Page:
A General Court Martial was appointed to meet at Fort Riley on the 11th of February, 1884, for the trial of such persons as might be brought before it. The detail for the court was: Major F. W. Benteen, Captain L. H. Rucker, Captain J. S. Loud, 1st Lieutenant Gustavus Valois, 2d Lieutenant J. F. McBlain, 2d Lieutenant J. H. Gardner, 2d Lieutenant A. B. Jackson, all of the Ninth Cavalry. The Judge Advocate was 1st Lieutenant J. F. Guilfoyle, also of the Ninth.

There had been considerable difficulty for many years with farmers who allowed their cattle to graze on the reservation, which had not been fenced. In April, 1884, Lieutenant J. A. Olmstead of the Ninth Cavalry, Quartermaster, received

$3,000.00 to be expended for fencing the reserve. He at once advertised for bids for the work, his proposal calling for the construction of seventeen miles of fence. The erection of the



fence did not deter the trespassers as may be seen by the following item in the Union of June 14th: “The wire fence around the military reserve has been cut several times lately and cattle turned in during the night. Friday morning several hundred head were seized by the military and Uncle Sam has a sure thing on some damages.”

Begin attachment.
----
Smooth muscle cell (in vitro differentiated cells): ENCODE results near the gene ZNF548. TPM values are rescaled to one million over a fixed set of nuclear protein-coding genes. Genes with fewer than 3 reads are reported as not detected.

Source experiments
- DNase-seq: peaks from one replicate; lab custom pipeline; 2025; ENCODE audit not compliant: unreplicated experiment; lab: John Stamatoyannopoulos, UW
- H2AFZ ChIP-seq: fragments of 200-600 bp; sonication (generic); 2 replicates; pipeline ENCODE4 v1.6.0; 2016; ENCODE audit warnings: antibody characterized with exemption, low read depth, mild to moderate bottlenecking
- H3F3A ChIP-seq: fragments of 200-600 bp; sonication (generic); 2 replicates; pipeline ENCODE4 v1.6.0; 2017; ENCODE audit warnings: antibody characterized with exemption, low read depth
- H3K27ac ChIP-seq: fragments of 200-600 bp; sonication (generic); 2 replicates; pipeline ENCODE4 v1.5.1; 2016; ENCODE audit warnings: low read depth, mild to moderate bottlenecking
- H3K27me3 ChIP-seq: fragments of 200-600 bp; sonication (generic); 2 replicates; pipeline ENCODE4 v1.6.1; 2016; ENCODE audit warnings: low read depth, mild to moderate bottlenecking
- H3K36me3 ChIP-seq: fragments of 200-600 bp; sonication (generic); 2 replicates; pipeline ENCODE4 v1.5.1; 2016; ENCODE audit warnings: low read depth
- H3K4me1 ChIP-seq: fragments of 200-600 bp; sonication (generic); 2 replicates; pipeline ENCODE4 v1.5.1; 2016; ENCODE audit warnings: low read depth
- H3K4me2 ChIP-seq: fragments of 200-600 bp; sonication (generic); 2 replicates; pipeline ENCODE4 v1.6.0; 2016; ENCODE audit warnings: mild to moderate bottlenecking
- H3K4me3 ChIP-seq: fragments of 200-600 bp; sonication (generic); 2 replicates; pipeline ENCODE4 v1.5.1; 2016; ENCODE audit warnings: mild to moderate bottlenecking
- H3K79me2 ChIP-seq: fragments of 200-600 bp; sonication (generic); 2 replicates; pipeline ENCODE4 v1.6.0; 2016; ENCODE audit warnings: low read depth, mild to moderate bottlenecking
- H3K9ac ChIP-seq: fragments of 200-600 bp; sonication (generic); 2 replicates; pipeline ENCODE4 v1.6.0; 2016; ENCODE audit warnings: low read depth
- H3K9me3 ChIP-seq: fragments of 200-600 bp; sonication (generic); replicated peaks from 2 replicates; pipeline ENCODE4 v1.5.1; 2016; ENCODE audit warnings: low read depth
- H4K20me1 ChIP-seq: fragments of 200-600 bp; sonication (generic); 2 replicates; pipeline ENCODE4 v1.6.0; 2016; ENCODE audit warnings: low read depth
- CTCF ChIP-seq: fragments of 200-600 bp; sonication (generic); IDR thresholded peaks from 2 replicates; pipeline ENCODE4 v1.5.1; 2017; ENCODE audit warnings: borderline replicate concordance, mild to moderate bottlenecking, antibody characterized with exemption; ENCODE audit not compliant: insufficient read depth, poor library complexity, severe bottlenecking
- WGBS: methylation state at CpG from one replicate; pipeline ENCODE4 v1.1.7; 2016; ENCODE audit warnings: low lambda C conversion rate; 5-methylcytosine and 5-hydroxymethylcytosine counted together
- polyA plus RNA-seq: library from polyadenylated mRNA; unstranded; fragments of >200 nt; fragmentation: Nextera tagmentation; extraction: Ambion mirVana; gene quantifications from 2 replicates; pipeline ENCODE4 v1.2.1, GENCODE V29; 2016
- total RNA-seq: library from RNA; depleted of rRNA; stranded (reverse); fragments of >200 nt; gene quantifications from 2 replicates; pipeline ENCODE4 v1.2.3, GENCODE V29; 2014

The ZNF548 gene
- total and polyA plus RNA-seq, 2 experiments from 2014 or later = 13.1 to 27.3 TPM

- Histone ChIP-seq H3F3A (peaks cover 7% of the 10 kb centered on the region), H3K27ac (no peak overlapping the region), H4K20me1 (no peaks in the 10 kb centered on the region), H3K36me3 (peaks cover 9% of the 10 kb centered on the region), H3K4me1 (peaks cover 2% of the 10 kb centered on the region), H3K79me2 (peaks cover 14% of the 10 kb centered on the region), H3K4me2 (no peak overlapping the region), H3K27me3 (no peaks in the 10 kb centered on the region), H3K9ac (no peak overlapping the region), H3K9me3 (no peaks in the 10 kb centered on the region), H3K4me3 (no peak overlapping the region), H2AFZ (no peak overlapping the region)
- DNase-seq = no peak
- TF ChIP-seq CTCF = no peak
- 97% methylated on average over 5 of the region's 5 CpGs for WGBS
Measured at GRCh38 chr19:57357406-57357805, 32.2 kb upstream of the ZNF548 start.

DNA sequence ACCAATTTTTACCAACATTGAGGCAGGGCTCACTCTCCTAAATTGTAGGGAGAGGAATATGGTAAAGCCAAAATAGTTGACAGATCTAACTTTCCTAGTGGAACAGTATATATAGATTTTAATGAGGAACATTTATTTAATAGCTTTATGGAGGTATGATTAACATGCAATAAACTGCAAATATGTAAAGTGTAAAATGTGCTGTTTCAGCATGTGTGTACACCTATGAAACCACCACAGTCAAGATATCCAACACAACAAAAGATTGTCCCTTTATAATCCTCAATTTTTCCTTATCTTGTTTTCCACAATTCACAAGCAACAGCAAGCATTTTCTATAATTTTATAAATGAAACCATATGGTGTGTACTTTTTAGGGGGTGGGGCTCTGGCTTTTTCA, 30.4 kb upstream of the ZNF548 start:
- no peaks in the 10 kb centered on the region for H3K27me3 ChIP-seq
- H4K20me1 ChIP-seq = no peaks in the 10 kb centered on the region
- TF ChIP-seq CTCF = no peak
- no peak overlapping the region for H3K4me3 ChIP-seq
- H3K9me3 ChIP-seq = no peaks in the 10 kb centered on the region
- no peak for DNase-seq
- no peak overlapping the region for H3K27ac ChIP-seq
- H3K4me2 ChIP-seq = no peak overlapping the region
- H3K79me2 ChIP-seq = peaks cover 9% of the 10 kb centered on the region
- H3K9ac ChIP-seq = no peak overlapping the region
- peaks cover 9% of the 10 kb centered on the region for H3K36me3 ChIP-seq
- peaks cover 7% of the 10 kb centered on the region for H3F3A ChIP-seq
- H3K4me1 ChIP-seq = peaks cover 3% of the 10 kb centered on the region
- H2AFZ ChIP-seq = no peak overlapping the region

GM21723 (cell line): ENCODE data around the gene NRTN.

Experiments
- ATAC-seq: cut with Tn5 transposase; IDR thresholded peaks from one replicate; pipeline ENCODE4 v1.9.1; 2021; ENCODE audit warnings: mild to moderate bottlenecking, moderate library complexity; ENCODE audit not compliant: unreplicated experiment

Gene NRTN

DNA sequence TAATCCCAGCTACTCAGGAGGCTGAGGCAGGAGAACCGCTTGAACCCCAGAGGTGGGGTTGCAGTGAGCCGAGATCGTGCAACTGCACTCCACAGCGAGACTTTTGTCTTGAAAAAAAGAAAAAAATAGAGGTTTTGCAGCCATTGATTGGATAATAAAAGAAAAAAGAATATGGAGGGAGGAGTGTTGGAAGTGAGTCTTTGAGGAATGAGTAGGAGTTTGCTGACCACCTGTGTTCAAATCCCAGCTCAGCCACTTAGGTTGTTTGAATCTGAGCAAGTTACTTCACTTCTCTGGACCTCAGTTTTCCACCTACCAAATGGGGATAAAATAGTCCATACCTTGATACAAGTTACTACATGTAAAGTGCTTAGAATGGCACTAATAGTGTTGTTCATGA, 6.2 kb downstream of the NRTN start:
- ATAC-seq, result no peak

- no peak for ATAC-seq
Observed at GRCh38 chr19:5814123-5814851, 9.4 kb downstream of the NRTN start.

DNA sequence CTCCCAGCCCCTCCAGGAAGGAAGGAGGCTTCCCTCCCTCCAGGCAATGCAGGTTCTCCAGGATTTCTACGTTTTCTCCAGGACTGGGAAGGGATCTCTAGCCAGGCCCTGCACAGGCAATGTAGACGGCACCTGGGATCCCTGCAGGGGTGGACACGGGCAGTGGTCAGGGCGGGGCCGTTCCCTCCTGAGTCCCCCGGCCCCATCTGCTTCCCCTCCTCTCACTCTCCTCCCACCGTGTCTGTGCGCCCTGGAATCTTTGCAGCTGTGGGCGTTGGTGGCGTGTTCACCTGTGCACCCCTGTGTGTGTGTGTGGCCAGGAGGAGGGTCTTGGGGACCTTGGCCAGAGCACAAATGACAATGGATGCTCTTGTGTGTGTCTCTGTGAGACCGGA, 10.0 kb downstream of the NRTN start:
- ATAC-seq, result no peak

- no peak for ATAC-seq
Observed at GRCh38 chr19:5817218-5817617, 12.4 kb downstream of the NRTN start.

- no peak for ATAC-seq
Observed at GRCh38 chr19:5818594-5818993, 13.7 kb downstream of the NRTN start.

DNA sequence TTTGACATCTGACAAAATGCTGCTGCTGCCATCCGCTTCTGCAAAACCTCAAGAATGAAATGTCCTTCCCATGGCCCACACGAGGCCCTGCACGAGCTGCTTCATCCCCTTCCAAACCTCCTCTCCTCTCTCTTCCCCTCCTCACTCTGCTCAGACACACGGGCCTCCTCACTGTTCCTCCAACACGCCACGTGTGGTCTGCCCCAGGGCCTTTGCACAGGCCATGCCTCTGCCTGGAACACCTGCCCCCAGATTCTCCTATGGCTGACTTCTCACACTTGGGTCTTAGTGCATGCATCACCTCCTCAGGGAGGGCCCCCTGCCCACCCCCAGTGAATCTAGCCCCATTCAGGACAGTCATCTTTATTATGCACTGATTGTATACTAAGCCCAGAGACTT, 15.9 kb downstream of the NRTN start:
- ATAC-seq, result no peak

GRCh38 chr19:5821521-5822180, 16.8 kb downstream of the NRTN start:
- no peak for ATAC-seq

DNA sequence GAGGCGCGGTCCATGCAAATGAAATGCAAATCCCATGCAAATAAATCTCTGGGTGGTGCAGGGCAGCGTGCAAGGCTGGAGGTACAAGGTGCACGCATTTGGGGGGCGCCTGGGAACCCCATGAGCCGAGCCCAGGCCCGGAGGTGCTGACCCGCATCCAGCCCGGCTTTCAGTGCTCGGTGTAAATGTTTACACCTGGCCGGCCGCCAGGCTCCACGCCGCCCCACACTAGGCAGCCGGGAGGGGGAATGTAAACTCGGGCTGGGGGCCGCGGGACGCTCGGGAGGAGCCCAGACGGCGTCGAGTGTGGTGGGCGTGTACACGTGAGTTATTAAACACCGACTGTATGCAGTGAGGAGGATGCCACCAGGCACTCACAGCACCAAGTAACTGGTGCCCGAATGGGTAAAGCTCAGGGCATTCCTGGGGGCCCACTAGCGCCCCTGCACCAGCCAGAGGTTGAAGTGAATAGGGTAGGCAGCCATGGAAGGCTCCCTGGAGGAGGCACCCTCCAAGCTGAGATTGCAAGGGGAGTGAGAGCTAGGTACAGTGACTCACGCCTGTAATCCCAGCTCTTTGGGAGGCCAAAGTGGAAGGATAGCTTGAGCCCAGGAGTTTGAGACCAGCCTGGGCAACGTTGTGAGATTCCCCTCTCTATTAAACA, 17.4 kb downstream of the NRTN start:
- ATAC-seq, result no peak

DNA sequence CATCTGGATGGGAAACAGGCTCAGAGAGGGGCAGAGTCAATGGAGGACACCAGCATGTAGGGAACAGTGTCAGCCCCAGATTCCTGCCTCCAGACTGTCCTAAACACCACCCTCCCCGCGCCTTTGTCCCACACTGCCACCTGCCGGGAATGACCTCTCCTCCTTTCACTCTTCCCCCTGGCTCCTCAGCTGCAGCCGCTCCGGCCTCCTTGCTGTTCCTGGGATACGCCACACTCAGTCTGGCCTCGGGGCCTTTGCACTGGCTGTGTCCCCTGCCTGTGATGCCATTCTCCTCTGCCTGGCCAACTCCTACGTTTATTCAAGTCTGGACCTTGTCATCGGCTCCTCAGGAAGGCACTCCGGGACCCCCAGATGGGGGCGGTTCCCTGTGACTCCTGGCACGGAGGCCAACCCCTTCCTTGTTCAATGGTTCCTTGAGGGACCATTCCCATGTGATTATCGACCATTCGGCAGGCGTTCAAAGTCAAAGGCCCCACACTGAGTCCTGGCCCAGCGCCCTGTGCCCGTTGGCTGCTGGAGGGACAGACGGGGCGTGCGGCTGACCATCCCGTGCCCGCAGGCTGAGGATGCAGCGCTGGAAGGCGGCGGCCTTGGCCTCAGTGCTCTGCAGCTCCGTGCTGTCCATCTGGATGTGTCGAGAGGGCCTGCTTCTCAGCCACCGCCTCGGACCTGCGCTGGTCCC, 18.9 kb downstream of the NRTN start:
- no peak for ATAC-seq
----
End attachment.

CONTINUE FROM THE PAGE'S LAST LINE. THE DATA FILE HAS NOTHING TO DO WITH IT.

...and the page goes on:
During the summer and fall of 1884, General Hatch and various troops of the Ninth were ordered to duty in Oklahoma to keep the boomers out of the Territory. In July the regiment acquired the first colored chaplain to be appointed in the army. The following is from the Union of July 12th: ‘Reverend Henry V. Plummer of Maryland, who was appointed by the President to the Chaplaincy of the Ninth U. S. Cavalry, a day or two ago, is a colored man, an ex-slave, who was a field hand in Prince George’s County, Maryland, until he was emancipated. He was appointed to a position in the Post Office Department by Postmaster-General Creswell and remained in the place till he had saved enough money to pay for a course through Howard University. He graduated from that institution with honors and well merits the office that has been given to him.”

In the early days of the Post all water was taken from the river. Later, cisterns were built and only water for washing was brought from the rivet. Every day water carts made their daily rounds of quarters and barracks with water for laundry and bathing. Early in the eighties a large wooden tank, raised high in the air, was erected in the rear of the site now occupied by the Machine Gun Troop barracks. For a time, in 1884, some Indian prisoners were employed to pump water for this tank until one day, seizing a favorable opportunity, they swam the river and escaped. In July 1884, a 50 horsepower engine was installed on the river bank to operate the pump.